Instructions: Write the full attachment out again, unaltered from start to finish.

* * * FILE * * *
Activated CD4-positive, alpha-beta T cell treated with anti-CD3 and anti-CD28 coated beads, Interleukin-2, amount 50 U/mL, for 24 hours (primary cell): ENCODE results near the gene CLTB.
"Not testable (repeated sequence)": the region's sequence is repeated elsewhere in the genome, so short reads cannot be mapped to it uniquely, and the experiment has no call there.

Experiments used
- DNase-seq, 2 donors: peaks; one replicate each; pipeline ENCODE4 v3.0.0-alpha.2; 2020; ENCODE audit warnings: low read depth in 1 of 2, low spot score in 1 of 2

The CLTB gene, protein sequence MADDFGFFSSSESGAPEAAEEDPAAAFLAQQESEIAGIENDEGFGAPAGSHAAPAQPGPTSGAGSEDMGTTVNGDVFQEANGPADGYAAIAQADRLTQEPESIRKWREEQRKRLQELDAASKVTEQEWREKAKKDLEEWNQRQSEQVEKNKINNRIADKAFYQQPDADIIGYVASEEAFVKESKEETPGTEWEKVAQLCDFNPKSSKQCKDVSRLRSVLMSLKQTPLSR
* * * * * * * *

Activated CD4-positive, alpha-beta T cell treated with anti-CD3 and anti-CD28 coated beads, Interleukin-2, amount 50 U/mL, for 24 hours (primary cell): ENCODE results near the gene CLTB.
"Not testable (repeated sequence)": the region's sequence is repeated elsewhere in the genome, so short reads cannot be mapped to it uniquely, and the experiment has no call there.

Experiments used
- DNase-seq, 2 donors: peaks; one replicate each; pipeline ENCODE4 v3.0.0-alpha.2; 2020; ENCODE audit warnings: low read depth in 1 of 2, low spot score in 1 of 2

The CLTB gene, protein sequence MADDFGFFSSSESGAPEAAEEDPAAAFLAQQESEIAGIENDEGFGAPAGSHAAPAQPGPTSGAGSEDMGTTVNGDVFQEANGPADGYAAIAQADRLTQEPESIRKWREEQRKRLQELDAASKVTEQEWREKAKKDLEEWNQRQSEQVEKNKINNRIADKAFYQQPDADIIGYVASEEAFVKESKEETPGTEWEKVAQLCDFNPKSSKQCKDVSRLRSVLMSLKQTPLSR